I want you to start this article by asking yourself the following questions and I want you to really reflect on them before you continue reading.
How much stress do you have in your life? How well do you handle stress?
Stress has been a hot topic in my life the past year because I learned firsthand how dangerous stress can be. Let’s dive into what stress is, how to be aware of it and how to intervene but first, let me tell you a story of stress knocking me out…almost literally.
It was December 2017 and I was working at a radio station about 25-30 hours a week. I was also a rep for a clothing line so I was posting on social media constantly, managing packaging and shipping and hauling my entire inventory to events. I was also seeing clients for therapy and doing home studies for adoptions.
It was a. lot.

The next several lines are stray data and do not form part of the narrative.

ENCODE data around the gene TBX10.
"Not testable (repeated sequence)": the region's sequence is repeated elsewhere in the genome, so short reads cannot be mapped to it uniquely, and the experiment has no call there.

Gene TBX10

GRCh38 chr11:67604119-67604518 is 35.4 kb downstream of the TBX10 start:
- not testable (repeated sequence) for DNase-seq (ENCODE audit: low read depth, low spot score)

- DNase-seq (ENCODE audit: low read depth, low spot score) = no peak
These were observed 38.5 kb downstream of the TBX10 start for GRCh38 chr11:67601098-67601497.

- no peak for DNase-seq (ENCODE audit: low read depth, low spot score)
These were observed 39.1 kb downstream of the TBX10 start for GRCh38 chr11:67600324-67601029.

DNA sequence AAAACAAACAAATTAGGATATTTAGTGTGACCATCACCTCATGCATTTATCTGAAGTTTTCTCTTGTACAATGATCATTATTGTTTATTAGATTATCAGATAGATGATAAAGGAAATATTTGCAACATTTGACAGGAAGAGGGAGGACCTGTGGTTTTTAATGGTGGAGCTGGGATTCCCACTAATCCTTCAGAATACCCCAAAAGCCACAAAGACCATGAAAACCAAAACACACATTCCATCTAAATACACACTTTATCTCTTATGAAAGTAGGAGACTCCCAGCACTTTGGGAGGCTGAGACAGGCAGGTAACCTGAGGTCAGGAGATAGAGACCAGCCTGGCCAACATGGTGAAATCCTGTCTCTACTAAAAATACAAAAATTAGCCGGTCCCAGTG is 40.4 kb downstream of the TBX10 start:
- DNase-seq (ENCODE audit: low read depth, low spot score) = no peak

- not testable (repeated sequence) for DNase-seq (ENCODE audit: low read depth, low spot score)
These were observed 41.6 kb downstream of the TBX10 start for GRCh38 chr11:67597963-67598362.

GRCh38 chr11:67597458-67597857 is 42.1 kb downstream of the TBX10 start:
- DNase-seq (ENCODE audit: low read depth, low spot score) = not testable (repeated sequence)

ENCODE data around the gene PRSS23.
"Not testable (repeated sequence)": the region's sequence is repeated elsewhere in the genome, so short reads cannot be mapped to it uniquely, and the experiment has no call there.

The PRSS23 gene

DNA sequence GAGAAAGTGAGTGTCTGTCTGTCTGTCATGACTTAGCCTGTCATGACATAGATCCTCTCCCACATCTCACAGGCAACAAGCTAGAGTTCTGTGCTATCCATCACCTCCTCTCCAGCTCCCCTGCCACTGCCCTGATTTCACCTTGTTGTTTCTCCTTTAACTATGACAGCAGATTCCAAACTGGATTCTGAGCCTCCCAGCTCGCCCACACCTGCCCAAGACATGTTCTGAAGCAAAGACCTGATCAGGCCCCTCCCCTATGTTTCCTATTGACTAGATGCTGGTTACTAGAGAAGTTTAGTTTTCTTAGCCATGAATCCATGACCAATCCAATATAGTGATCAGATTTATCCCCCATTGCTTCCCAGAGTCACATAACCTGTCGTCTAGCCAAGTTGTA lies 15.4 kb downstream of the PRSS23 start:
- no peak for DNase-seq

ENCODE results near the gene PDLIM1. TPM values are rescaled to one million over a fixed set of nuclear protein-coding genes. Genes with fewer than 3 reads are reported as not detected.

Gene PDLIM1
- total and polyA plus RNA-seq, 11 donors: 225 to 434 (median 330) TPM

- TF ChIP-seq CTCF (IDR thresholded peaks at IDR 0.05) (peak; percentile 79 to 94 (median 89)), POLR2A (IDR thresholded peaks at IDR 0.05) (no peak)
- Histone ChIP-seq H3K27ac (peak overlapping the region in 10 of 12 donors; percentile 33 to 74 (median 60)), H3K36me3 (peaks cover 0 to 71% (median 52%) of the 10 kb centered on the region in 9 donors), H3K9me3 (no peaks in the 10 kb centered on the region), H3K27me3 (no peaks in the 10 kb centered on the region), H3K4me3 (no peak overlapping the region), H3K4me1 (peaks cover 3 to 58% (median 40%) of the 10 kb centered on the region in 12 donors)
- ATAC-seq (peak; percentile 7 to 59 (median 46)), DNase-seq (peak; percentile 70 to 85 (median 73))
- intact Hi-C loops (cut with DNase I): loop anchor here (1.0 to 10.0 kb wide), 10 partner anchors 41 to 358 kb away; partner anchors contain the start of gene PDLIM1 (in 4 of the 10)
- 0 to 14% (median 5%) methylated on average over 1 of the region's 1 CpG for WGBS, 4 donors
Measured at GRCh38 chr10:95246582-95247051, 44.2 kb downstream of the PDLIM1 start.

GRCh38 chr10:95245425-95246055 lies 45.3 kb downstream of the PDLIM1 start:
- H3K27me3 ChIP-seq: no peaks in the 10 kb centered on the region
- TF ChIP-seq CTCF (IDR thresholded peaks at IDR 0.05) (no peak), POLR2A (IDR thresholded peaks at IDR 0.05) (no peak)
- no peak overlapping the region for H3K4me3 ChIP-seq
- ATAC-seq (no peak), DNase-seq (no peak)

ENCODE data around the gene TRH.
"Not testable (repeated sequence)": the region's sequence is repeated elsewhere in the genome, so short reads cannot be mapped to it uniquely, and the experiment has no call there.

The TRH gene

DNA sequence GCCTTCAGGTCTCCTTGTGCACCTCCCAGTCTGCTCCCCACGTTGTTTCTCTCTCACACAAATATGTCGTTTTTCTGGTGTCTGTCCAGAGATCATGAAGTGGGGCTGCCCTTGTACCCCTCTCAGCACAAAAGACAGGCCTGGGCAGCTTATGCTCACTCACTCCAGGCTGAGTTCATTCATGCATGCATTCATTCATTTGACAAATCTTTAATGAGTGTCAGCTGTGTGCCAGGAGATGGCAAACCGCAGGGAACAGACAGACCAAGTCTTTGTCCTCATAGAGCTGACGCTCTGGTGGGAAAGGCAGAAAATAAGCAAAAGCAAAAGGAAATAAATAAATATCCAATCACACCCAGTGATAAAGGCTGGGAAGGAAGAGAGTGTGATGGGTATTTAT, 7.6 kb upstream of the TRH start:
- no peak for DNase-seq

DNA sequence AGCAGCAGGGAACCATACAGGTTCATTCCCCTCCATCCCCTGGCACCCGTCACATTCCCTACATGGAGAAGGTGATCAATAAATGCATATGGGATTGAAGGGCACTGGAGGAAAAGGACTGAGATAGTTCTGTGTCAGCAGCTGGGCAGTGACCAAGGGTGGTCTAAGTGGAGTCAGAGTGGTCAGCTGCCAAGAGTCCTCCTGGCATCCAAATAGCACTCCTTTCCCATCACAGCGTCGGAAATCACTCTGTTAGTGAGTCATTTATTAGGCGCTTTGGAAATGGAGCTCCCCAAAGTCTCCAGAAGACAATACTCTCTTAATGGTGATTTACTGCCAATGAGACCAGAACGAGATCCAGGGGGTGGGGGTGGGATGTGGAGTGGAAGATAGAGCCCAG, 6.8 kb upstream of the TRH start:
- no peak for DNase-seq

In fact, it was too much but if you were to ask me last December how I was doing, I would have told you I’ve got it all under control. Literally, I had a friend that every time we’d chat she’d say something along the lines of, “I don’t know how you do so much.” I would smile and say, “Actually, everything works together really well!!” It makes me giggle to read that now because things weren’t working even though I didn’t realize it until it was out of control. My hair stylist was telling me for months that she noticed my hair was shedding at an alarming rate. She suggested I see a doctor, that’s how concerned she was. I did see a doctor and got blood tests done. Everything came back normal so I thought I was fine but just going through a seasonal hair shed. You know, because I’m an expert on seasonal hair shedding. It wasn’t until the stuff really hit the fan that I realized I’m pushing myself too hard and my body has been trying to tell me to slow down. It was a Wednesday night and I was scheduled to have dinner with a friend. I had a crazy busy day but I didn’t want to cancel so I went to the dinner and proceeded to feel lightheaded after the meal. I thought I was going to pass out. Now, I have a history of passing out so this feeling isn’t completely strange but it is strange for it to happen after dinner with a friend. Of course, I decide this lightheaded event was a one off fluke and not my body screaming at me to slow down so I kept going full force. The next day I had appointments with therapy clients. In the middle of a client session, I felt so lightheaded that I had to stop the session and ask my client to leave. Talk about mortifying and scary!! I called my doctor, told him my symptoms and he suggested I come in immediately. I obviously couldn’t drive and Mike was out of town so I called my friend Megan. She came and got me and I went and got an EKG and blood work. Everything came back great! Nothing was wrong with me from a medical standpoint but there was DEFINITELY something wrong with me!